So what happens at the bottom of the ribs?
The first eight ribs are attached directly to the sternum by their costal cartilages, so those ribs don't have the range of movement the others do because they are pretty solidly connected both top and bottom. The last nine or ten have their cartilages attached to each other in a curve, the costal arch, which is tightly connected to the cartilage of the eighth rib and therefore to the sternum. In most species there are often one or two ribs at the end that are not connected to the others by cartilage and these are called "floating ribs". While apparently they can occur in horses, it doesn't appear that they are very common.
You can see the costal arch on a gaunted up horse or a horse taking in a really deep breath. It is seen more easily on thinner horses than fatter ones. You can feel it quite easily on most horses, especially at the top, back end.
The sternum itself is interesting. We tend to think that the "breastbone" is one bone but really, it is like the spine - a collection of separate bones (seven in number) called sternebrae. They are all connected by cartilage without joints between them, and while some fuse together early in life, some never are totally calcified even in old age. So while the sternum is solid - no joints - it isn't all bone either and lots of pressure, such as from a super tight cinch, can affect it, especially in a young horse. Its shape and how it ties into the ribs is the bony part of what makes up the underline.
How the rib cage shape affects cinch position
The cinch will always go to the area of the horse with the smallest circumference. The underline of the horse and the shape of the side of the rib cage are two components that determine where that smallest circumference lies.
If the underline of the horse is fairly flat, the cinch has has no reason to move and will more likely stay where it starts.
If the underline slopes up towards the front legs, then the cinch will move forward.
If it slopes up going backwards, the cinch may have a tendency to move back on the horse.
If the horse has a very round barrel, the narrowest place is at the front, so the cinch will tend to move forward. This conformation combined with an underline that slopes up toward the front can end up with the cinch being very close behind the elbow, possibly causing cinch sores, especially if it is in a forward rigging position.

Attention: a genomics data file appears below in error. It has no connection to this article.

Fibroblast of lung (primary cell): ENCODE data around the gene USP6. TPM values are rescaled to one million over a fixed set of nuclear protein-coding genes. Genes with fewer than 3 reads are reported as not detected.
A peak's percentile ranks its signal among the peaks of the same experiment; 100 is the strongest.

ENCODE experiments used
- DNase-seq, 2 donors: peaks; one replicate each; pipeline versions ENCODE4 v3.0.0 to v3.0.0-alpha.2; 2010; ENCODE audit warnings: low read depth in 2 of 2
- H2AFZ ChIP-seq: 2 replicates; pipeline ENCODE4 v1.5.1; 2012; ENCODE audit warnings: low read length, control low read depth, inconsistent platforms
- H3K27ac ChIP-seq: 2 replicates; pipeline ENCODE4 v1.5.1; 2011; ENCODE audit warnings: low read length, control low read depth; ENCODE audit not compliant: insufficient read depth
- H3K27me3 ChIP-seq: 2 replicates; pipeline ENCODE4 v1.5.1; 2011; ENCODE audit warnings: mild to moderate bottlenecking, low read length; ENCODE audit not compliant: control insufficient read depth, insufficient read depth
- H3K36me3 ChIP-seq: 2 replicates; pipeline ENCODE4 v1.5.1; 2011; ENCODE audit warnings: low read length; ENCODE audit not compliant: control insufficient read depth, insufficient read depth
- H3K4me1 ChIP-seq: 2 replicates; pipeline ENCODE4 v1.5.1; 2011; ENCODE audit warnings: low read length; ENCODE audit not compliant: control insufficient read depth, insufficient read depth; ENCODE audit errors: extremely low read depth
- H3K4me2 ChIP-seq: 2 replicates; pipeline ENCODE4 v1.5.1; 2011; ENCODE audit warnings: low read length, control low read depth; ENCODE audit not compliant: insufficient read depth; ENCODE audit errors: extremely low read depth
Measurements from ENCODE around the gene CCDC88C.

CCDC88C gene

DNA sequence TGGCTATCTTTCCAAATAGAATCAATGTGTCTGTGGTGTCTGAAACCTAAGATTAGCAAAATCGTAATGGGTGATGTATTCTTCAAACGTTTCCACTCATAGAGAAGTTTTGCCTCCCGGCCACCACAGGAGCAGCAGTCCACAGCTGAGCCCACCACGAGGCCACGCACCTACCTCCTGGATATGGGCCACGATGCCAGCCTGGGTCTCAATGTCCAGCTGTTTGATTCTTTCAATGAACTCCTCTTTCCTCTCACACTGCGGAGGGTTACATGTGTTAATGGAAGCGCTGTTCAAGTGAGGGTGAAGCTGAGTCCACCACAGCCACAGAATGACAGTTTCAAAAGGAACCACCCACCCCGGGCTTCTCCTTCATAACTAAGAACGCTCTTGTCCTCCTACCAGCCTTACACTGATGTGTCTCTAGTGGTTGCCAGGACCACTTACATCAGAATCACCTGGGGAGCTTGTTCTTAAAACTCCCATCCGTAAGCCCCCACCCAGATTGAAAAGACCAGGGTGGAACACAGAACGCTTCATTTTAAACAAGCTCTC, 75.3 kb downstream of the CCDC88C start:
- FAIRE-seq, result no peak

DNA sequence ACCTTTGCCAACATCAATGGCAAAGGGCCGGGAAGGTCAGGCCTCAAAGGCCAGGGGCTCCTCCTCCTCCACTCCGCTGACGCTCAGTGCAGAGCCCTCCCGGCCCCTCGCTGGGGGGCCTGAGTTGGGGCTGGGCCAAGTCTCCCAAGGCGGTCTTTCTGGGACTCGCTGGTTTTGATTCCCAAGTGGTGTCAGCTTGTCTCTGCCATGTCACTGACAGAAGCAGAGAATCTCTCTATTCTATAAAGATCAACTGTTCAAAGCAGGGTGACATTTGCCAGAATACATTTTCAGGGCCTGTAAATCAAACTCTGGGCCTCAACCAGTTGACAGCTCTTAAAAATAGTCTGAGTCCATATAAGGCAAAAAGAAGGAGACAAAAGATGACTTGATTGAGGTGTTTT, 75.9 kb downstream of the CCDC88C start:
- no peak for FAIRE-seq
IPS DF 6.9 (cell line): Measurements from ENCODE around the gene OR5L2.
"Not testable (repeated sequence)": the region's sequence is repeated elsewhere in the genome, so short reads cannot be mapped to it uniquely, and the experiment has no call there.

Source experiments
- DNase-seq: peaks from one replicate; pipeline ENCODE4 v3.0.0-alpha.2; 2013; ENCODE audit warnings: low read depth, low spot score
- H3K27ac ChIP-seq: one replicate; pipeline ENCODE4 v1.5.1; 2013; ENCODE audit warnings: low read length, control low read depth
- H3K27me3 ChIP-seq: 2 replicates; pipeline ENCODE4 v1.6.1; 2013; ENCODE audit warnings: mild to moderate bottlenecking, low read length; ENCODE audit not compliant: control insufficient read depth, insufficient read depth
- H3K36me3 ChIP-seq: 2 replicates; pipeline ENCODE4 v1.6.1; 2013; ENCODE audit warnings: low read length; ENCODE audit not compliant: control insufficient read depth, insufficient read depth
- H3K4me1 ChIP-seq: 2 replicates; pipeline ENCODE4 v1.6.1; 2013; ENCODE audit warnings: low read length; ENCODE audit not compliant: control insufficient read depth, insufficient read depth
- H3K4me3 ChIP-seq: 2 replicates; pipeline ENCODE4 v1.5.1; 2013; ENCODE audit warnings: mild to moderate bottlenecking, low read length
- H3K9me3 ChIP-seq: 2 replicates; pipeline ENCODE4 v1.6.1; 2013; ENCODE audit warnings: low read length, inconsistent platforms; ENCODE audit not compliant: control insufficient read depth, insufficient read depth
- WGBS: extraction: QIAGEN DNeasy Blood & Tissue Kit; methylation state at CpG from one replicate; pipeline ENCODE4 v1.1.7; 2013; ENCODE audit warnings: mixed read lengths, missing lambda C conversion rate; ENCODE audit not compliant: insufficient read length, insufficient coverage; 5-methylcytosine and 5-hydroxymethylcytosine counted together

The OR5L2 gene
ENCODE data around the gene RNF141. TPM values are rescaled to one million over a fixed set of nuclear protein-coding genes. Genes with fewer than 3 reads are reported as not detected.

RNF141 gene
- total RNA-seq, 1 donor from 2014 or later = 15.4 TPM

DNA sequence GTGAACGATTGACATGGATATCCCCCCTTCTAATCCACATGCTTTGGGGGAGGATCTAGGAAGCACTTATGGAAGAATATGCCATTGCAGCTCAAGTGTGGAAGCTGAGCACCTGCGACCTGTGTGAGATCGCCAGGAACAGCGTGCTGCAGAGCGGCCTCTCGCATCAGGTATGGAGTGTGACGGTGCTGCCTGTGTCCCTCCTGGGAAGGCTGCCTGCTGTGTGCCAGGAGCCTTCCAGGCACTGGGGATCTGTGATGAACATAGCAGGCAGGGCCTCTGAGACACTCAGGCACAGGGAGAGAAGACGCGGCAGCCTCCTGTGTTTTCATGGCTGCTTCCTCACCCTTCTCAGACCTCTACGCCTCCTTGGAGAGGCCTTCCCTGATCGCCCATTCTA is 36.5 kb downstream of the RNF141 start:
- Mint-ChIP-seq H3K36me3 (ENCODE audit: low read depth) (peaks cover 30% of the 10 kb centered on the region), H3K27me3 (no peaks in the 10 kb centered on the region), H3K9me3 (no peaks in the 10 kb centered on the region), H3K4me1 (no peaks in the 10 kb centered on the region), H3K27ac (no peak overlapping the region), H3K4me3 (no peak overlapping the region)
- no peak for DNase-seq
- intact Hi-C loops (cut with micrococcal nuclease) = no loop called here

For more flat sided horses, the cinch will not move forward as easily.
However, it is very important to remember that the cinch position does not determine the saddle position! The saddle position is set by the where the shape of the bars matches the shape of the horse's back. It is perfectly OK to ride your horse with the saddle tree in its proper place right behind the shoulder blade, and a cinch that is angled forward. The cinch will not pull the saddle out of place or cause excess pressure on the shoulder blades if the tree fits the horse. In fact, moving the rigging forward so the cinch can hang vertical "in the girth groove" will put more downward pressure on the front of the bars and is more likely to cause interference with shoulder movement because the shoulder blades cannot slip underneath the rounded front bar tips like they can with a saddle that is rigged farther back.
So the shape of the rib cage is really important in how the saddle works on the horse. But it also moves, and we'll discuss that next time.
(1) Much of the anatomical information in this post, as in some previous posts, comes from Sisson and Grossman's The Anatomy of the Domestic Animals Robert Getty editor 5th ed. This is still considered one of the top anatomy texts for teaching veterinarians.